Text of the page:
Bourgine, Paul, et al, eds. The CSS Roadmap for Complex Systems Science and its Applications 2012 – 2020. http://unitwin-cs.org/documents.html. A mission guide for the European based UniTwin UNESCO Complex Systems Digital Campus, a network of research and teaching institutions. CSS is Complex Systems Society, Director Bourgine is a CREA-Ecole Polytechnique, Paris, senior researcher. Publications on the webpage appear in four languages – French, English, Spanish, and Portuguese. Scroll down and click on this title, other Brochures are also available, along with an “African Roadmap” in French. The text, and burgeoning project, is another sign of the broad historical shift to better understand and guide human societies by way of these palliative organic vitalities.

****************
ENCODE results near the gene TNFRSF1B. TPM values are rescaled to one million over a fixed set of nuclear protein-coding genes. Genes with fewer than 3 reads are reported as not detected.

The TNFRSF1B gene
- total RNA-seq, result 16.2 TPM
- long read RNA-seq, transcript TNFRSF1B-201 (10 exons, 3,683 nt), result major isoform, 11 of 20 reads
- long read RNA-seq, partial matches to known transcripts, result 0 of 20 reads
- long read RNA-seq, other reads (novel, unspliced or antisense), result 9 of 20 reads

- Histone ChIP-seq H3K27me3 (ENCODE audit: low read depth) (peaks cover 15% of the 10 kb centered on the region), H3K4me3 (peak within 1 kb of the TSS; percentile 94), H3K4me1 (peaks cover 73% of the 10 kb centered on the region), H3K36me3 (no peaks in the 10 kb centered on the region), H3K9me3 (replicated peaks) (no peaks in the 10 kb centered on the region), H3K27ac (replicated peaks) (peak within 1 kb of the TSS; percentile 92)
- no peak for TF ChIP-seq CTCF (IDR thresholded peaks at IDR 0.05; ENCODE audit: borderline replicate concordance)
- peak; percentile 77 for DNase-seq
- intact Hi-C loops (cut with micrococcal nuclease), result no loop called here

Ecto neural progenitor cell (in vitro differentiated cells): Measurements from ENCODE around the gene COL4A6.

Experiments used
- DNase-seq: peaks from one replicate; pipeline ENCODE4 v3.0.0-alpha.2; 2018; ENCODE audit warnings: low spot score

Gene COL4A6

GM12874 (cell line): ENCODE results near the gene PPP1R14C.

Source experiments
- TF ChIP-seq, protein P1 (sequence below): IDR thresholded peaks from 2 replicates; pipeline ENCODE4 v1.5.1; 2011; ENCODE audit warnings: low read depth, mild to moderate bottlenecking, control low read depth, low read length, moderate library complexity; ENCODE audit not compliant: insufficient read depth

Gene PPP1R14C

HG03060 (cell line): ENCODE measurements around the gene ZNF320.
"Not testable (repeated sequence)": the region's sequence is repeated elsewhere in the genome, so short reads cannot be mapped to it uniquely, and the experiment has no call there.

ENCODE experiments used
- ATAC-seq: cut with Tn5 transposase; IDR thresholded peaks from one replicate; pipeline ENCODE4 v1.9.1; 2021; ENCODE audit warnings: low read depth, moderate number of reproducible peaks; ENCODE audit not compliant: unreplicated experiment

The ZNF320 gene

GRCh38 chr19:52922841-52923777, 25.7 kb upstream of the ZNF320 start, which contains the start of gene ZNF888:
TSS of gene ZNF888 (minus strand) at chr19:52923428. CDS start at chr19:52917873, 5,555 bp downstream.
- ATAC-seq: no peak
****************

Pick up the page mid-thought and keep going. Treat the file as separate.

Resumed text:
The new science of complex systems is providing radical new ways of understanding, modeling, predicting, managing the physical, biological, ecological, and social universe. Complex systems are characterised by emergent structures that occur in many domains and questions that apply across the domains in the modern world. Radical new strategies of research and teaching are necessary for all the previous transversal questions through all kind of complex systems, from atoms to complex matter, from the molecules to organisms, from organisms to the ecosphere, from neurotransmitters to the individual and social cognition, from individuals to human society. This huge effort is necessary for reconstructing the observed multi-scale dynamics relevant for the “human scales” in between the physics of the two infinites, the nuclear physics in one side and the cosmology in the other side.